Tags: robot | manufacturing | jobs | assembly

Fiscal Times: Rise of the Job-Eating Robots

By John Morgan   |   Friday, 22 Mar 2013 09:08 AM

A U.S. manufacturing revival may well be under way, but the falling cost of robots and their rapid introduction means it could be a jobless boom, according to the Fiscal Times.

The Times said many small to mid-sized manufacturers put their orders in for a new $27,000 model from Rethink Robotics when it came onto the market last fall. The model actually does assembly line work.

“It’s getting to the last part of manufacturing, which is the final assembly — the part that takes a lot of dexterity and hand-eye coordination, which has so far have been the more protected job that couldn’t be done by heavy, industrial strength robots,” said Martin Ford, a robotics expert and author.

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“Now robots are moving into that last mile and doing assembly-level work.”

There are about 300,000 small and medium-sized manufacturers in the United States that such robots could appeal to, according to the Times, including plastics factories, metal parts makers and consumer goods packagers.

What makes the Rethink Robotics model, dubbed “Baxter,” different from the models before him is that he can work side by side with humans, takes only 10 to 15 minutes to train to do new tasks, does not require a high-level engineer for reprogramming and he’s cheap — only half the price of the least expensive industrial robots, which cost $50,000 to $$200,000 each.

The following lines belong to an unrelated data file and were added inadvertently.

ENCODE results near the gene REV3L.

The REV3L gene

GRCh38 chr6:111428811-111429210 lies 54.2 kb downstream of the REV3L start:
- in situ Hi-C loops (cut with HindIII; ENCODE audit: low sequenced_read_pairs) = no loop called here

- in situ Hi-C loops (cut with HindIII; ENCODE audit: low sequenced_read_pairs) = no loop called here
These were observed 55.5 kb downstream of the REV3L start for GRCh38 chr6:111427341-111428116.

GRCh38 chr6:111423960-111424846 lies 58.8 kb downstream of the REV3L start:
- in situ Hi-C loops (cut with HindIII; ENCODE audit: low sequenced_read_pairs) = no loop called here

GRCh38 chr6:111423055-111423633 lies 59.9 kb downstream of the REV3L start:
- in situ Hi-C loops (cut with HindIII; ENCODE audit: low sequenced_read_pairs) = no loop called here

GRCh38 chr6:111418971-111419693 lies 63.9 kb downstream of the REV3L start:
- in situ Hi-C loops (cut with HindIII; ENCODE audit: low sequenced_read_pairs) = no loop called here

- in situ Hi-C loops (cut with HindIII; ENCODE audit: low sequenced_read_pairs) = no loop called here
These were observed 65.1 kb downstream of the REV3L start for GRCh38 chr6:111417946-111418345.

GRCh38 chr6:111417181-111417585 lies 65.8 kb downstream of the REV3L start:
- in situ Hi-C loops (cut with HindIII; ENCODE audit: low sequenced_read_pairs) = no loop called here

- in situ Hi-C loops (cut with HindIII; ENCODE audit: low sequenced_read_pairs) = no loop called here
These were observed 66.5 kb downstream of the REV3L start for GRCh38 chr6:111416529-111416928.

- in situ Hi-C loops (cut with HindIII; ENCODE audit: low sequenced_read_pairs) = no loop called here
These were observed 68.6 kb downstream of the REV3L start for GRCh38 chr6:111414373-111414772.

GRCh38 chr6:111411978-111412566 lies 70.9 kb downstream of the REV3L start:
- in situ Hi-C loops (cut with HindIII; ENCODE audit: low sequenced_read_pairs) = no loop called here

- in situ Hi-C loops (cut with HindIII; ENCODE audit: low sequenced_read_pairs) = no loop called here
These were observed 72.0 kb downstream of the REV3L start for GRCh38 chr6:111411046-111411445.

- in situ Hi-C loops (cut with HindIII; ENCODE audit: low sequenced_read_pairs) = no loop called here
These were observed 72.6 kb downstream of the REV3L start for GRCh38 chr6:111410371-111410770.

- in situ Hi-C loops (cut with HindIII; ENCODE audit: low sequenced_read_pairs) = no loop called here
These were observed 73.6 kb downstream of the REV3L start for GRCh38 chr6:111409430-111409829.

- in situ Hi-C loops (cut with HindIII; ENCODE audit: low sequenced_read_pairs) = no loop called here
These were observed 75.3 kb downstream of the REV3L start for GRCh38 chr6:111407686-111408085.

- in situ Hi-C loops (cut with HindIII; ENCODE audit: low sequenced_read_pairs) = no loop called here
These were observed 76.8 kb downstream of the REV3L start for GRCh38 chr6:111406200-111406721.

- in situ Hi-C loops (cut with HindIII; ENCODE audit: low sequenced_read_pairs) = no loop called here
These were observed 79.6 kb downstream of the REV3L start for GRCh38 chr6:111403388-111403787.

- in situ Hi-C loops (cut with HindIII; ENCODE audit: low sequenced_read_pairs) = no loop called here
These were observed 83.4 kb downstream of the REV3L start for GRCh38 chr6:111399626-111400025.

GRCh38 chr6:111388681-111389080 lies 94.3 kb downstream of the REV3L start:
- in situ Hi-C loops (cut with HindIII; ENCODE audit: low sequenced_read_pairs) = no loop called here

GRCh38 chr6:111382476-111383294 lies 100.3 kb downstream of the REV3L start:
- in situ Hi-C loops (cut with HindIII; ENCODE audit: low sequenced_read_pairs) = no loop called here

According to a 2012 McKinsey report, from 2000 to 2010 manufacturing contributed 20 percent of the growth in global economic output; however, during the same period, advanced nations lost 24 percent of their manufacturing work force.

Since 2000, the United States has eliminated almost a third of the manufacturing work force, or nearly 6 million factory jobs, the Times said.

“As a society, we have an obligation to educate the kids who are in school now and retrain people already in the work force, so they can contribute effectively to the new economy,” said Seth Teller, a robotics researcher at MIT’s Computer Science and Artificial Intelligence Lab.

“To just do technical innovation and not have massive resources going to improving skills is a mistake, and it’s a mistake that we seem to be making now.”

The National Science Foundation (NSF) has funded a project to develop a robot that can be designed and made and in few hours using advances in 3D technology, science news site Red Orbit reported.

“It would remove barriers and allow the average person to create and customize his or her own robot to meet his or her specific needs,” said Ralph Wachter, an NSF program director. “This opens the door to great possibilities in diverse fields spanning healthcare, energy and transportation.”

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